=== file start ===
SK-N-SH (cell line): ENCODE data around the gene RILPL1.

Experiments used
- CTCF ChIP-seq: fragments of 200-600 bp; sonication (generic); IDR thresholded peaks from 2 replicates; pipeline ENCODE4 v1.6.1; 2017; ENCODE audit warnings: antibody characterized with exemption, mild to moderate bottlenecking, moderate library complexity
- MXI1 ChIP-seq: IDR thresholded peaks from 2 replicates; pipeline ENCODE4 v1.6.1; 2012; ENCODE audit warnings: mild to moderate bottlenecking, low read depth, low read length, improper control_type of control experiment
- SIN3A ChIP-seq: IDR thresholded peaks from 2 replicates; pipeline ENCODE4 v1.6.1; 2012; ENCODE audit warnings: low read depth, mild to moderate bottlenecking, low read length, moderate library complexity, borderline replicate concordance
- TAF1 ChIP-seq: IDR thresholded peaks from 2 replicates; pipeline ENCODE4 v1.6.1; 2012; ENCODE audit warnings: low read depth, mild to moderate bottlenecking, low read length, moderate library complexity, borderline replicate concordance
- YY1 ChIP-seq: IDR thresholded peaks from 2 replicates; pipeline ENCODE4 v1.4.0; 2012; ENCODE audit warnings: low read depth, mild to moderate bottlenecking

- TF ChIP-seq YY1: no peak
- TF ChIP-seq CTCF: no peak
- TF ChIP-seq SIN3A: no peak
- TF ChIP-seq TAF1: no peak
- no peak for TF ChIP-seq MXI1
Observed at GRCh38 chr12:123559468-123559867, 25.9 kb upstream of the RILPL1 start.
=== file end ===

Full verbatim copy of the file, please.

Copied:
SK-N-SH (cell line): ENCODE data around the gene RILPL1.

Experiments used
- CTCF ChIP-seq: fragments of 200-600 bp; sonication (generic); IDR thresholded peaks from 2 replicates; pipeline ENCODE4 v1.6.1; 2017; ENCODE audit warnings: antibody characterized with exemption, mild to moderate bottlenecking, moderate library complexity
- MXI1 ChIP-seq: IDR thresholded peaks from 2 replicates; pipeline ENCODE4 v1.6.1; 2012; ENCODE audit warnings: mild to moderate bottlenecking, low read depth, low read length, improper control_type of control experiment
- SIN3A ChIP-seq: IDR thresholded peaks from 2 replicates; pipeline ENCODE4 v1.6.1; 2012; ENCODE audit warnings: low read depth, mild to moderate bottlenecking, low read length, moderate library complexity, borderline replicate concordance
- TAF1 ChIP-seq: IDR thresholded peaks from 2 replicates; pipeline ENCODE4 v1.6.1; 2012; ENCODE audit warnings: low read depth, mild to moderate bottlenecking, low read length, moderate library complexity, borderline replicate concordance
- YY1 ChIP-seq: IDR thresholded peaks from 2 replicates; pipeline ENCODE4 v1.4.0; 2012; ENCODE audit warnings: low read depth, mild to moderate bottlenecking

- TF ChIP-seq YY1: no peak
- TF ChIP-seq CTCF: no peak
- TF ChIP-seq SIN3A: no peak
- TF ChIP-seq TAF1: no peak
- no peak for TF ChIP-seq MXI1
Observed at GRCh38 chr12:123559468-123559867, 25.9 kb upstream of the RILPL1 start.